|Title:||Seat Belt Use on ND Rural Roads|
|Publication Date:||Feb 2011|
North Dakota's rural roads provide vital social and commercial links for a widely dispersed population. Approximately 55% of the state's travel, in vehicle-miles, takes place on rural roads. 26% of travel is attributed to rural roads (U.S. Department of Transportation [DOT] 2007). This high level of rural travel poses an inherent challenge because the risk for serious injury and death on rural roads is relatively high compared to their urban counterparts (U.S. DOT 2005, U.S. DOT 2009a).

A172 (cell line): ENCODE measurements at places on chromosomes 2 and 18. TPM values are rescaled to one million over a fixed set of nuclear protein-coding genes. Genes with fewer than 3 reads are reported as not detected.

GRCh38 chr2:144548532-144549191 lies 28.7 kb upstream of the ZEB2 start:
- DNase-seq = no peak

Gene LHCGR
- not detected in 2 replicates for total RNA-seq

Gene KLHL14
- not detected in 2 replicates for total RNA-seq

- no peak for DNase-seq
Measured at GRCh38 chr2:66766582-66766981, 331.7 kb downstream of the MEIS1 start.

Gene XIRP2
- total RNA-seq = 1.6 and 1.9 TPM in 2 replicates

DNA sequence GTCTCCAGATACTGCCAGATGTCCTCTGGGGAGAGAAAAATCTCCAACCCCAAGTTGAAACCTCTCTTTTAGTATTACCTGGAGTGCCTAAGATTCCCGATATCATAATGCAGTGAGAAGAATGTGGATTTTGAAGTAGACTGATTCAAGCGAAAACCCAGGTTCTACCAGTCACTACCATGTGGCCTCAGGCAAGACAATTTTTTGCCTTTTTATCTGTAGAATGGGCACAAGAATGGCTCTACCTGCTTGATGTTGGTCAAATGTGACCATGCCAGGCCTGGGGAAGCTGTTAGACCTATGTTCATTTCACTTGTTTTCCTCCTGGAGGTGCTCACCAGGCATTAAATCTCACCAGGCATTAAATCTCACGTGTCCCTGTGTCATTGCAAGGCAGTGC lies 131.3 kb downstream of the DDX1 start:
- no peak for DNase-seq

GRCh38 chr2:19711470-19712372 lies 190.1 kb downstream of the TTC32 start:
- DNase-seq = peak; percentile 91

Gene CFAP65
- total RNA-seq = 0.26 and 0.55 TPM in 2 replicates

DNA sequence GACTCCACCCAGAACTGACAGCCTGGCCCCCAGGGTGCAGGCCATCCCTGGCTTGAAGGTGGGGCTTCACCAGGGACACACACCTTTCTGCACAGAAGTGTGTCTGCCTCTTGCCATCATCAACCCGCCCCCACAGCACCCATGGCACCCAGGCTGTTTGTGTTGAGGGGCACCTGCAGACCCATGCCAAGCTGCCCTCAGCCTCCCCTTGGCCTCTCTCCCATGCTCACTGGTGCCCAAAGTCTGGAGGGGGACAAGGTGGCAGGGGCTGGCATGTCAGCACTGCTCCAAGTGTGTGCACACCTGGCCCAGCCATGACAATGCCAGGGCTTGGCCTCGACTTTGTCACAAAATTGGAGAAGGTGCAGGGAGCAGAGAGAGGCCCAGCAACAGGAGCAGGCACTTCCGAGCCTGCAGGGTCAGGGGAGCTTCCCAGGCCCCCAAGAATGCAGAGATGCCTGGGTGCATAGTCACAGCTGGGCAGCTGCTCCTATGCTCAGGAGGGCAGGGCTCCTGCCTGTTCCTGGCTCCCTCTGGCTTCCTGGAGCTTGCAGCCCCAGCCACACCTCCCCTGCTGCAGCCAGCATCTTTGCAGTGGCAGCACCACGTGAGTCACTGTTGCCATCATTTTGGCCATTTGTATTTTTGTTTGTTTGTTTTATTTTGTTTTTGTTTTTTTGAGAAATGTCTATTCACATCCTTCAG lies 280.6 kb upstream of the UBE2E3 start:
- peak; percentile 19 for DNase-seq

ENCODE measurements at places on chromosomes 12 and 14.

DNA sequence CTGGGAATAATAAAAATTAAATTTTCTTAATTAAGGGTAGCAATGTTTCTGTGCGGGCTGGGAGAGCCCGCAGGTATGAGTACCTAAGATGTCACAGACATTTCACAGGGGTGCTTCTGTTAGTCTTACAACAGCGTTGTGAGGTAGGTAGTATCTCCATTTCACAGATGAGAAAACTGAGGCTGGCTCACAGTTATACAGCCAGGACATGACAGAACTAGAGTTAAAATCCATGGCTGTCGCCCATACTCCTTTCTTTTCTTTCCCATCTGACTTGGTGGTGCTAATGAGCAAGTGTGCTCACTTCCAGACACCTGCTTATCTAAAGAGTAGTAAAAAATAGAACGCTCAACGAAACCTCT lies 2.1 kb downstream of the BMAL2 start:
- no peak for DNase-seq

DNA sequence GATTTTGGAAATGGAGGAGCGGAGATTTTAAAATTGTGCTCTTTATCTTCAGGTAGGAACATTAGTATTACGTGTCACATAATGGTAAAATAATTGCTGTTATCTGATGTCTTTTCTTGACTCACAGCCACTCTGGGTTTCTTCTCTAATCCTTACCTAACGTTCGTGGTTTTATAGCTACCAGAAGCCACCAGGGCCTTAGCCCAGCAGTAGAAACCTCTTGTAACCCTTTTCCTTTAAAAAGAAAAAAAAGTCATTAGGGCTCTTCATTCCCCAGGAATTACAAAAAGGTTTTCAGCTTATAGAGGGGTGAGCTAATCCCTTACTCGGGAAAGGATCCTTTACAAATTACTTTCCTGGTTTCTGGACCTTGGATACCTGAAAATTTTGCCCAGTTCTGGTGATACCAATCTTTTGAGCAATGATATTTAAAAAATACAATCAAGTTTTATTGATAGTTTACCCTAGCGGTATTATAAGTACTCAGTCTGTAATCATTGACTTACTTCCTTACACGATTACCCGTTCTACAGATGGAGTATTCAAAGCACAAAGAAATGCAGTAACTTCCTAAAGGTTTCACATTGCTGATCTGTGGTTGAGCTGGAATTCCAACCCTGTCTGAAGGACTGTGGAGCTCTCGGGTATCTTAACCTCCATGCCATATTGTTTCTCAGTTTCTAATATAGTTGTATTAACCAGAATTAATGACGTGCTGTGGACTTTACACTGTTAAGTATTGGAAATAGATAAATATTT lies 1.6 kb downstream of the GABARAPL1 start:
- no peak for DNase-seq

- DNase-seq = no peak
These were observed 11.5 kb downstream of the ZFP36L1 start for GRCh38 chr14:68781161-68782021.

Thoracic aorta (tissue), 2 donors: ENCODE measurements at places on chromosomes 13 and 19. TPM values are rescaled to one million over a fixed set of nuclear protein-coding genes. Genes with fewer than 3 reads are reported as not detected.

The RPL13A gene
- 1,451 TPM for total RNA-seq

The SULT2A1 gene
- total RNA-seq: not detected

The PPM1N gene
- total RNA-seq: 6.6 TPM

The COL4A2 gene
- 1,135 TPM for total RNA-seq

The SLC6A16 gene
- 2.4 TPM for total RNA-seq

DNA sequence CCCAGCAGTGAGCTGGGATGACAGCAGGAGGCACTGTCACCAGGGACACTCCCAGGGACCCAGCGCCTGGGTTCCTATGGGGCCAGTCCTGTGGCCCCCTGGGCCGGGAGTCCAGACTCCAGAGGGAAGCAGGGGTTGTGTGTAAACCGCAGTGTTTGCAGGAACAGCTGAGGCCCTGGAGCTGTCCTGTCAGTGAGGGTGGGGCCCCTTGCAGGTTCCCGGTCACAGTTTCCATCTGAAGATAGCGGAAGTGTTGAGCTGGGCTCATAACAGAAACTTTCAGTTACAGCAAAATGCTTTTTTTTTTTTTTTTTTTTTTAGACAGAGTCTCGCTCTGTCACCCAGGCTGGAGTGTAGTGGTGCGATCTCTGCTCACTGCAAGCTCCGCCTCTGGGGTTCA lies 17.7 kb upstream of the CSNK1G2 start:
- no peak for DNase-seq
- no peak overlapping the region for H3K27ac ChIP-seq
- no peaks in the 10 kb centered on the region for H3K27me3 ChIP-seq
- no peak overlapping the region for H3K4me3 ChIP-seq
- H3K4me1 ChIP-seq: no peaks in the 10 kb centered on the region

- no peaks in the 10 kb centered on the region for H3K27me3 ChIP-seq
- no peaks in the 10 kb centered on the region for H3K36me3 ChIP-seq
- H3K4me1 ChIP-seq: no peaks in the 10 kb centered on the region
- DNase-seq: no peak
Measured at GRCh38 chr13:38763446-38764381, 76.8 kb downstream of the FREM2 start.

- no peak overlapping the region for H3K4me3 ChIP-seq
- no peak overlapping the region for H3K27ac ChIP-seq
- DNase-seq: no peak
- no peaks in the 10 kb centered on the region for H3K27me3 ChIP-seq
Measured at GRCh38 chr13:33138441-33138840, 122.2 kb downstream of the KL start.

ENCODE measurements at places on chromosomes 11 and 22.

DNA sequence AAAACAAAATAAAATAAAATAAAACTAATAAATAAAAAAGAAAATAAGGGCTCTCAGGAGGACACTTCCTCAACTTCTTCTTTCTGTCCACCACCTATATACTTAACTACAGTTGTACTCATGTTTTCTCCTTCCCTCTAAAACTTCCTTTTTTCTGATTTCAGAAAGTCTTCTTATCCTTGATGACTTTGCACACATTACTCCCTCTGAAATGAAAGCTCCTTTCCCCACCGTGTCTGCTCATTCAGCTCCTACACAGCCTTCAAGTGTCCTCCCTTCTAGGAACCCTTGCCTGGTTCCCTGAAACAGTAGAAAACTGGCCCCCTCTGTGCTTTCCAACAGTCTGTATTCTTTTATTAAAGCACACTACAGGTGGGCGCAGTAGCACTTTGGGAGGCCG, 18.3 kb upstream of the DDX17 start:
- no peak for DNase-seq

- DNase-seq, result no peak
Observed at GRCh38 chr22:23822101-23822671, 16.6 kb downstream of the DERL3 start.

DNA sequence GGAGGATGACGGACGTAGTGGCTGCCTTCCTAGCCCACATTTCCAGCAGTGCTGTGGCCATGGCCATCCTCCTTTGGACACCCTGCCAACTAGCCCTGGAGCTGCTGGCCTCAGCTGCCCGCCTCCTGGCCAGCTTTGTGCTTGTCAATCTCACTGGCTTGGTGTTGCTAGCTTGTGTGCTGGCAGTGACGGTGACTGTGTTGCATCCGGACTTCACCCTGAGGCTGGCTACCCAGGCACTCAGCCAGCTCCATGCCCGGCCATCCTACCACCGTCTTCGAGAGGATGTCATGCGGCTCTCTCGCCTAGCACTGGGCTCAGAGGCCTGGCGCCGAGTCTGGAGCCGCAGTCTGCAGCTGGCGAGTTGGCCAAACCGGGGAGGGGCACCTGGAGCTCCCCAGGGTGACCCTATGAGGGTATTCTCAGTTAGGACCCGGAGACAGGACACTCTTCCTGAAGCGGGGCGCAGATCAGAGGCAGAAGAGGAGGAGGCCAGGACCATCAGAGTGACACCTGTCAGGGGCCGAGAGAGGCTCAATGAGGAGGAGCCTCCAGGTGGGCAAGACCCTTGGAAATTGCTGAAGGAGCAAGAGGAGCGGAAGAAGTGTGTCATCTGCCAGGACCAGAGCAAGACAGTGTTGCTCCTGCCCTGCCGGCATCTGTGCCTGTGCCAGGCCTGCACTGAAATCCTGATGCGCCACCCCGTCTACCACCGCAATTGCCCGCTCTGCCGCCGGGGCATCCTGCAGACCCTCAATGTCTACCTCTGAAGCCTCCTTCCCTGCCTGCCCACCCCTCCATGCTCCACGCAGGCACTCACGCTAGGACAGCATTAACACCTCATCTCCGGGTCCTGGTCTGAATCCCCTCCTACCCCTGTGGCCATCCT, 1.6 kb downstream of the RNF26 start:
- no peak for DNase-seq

With the understanding that seat belts are a relatively low-cost safety device, and are an easy primary protection for occupants in passenger vehicles, North Dakota continues to work to measure rural road seat belt use. The U.S. Department of Transportation works with states to measure seat belt use through the annual National Occupant Passenger Use Survey (NOPUS). However, NOPUS does not include observation sites on local rural roads –the location for 1 in every 3 fatal crashes during the past five years (NDDOT 2008).